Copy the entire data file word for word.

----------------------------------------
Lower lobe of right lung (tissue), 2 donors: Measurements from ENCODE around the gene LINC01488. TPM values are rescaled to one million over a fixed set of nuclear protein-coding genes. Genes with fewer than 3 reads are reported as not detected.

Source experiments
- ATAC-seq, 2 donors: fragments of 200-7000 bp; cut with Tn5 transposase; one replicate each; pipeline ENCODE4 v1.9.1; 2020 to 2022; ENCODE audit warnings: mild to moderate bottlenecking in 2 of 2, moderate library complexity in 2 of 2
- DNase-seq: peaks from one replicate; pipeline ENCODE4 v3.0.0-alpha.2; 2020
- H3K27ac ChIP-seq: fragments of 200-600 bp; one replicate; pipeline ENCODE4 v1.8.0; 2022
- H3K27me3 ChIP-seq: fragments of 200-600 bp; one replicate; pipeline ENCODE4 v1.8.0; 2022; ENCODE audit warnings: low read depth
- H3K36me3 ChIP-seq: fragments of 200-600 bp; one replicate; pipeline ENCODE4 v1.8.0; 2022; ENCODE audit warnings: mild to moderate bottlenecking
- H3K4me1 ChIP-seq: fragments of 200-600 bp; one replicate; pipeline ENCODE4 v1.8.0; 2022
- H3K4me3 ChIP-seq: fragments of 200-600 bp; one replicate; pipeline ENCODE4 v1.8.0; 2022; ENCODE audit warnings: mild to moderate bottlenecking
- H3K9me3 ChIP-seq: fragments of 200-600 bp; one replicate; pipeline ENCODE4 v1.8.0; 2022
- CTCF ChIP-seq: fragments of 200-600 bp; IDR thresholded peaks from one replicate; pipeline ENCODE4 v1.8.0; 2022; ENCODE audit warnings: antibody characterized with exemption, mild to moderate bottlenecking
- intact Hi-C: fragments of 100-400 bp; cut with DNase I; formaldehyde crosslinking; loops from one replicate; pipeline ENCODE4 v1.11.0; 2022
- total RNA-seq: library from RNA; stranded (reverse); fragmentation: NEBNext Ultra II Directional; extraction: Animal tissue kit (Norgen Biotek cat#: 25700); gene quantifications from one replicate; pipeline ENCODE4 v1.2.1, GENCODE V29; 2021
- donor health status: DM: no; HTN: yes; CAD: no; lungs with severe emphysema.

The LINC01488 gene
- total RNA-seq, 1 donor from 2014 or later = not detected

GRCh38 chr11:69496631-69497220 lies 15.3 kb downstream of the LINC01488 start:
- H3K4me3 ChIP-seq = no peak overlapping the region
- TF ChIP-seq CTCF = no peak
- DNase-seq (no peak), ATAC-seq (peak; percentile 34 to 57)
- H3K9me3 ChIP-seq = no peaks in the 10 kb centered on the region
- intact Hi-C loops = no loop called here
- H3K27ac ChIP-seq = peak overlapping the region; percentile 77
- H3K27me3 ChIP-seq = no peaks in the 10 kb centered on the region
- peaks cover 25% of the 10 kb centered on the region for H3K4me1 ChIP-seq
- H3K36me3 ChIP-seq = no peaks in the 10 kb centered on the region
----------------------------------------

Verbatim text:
Lower lobe of right lung (tissue), 2 donors: Measurements from ENCODE around the gene LINC01488. TPM values are rescaled to one million over a fixed set of nuclear protein-coding genes. Genes with fewer than 3 reads are reported as not detected.

Source experiments
- ATAC-seq, 2 donors: fragments of 200-7000 bp; cut with Tn5 transposase; one replicate each; pipeline ENCODE4 v1.9.1; 2020 to 2022; ENCODE audit warnings: mild to moderate bottlenecking in 2 of 2, moderate library complexity in 2 of 2
- DNase-seq: peaks from one replicate; pipeline ENCODE4 v3.0.0-alpha.2; 2020
- H3K27ac ChIP-seq: fragments of 200-600 bp; one replicate; pipeline ENCODE4 v1.8.0; 2022
- H3K27me3 ChIP-seq: fragments of 200-600 bp; one replicate; pipeline ENCODE4 v1.8.0; 2022; ENCODE audit warnings: low read depth
- H3K36me3 ChIP-seq: fragments of 200-600 bp; one replicate; pipeline ENCODE4 v1.8.0; 2022; ENCODE audit warnings: mild to moderate bottlenecking
- H3K4me1 ChIP-seq: fragments of 200-600 bp; one replicate; pipeline ENCODE4 v1.8.0; 2022
- H3K4me3 ChIP-seq: fragments of 200-600 bp; one replicate; pipeline ENCODE4 v1.8.0; 2022; ENCODE audit warnings: mild to moderate bottlenecking
- H3K9me3 ChIP-seq: fragments of 200-600 bp; one replicate; pipeline ENCODE4 v1.8.0; 2022
- CTCF ChIP-seq: fragments of 200-600 bp; IDR thresholded peaks from one replicate; pipeline ENCODE4 v1.8.0; 2022; ENCODE audit warnings: antibody characterized with exemption, mild to moderate bottlenecking
- intact Hi-C: fragments of 100-400 bp; cut with DNase I; formaldehyde crosslinking; loops from one replicate; pipeline ENCODE4 v1.11.0; 2022
- total RNA-seq: library from RNA; stranded (reverse); fragmentation: NEBNext Ultra II Directional; extraction: Animal tissue kit (Norgen Biotek cat#: 25700); gene quantifications from one replicate; pipeline ENCODE4 v1.2.1, GENCODE V29; 2021
- donor health status: DM: no; HTN: yes; CAD: no; lungs with severe emphysema.

The LINC01488 gene
- total RNA-seq, 1 donor from 2014 or later = not detected

GRCh38 chr11:69496631-69497220 lies 15.3 kb downstream of the LINC01488 start:
- H3K4me3 ChIP-seq = no peak overlapping the region
- TF ChIP-seq CTCF = no peak
- DNase-seq (no peak), ATAC-seq (peak; percentile 34 to 57)
- H3K9me3 ChIP-seq = no peaks in the 10 kb centered on the region
- intact Hi-C loops = no loop called here
- H3K27ac ChIP-seq = peak overlapping the region; percentile 77
- H3K27me3 ChIP-seq = no peaks in the 10 kb centered on the region
- peaks cover 25% of the 10 kb centered on the region for H3K4me1 ChIP-seq
- H3K36me3 ChIP-seq = no peaks in the 10 kb centered on the region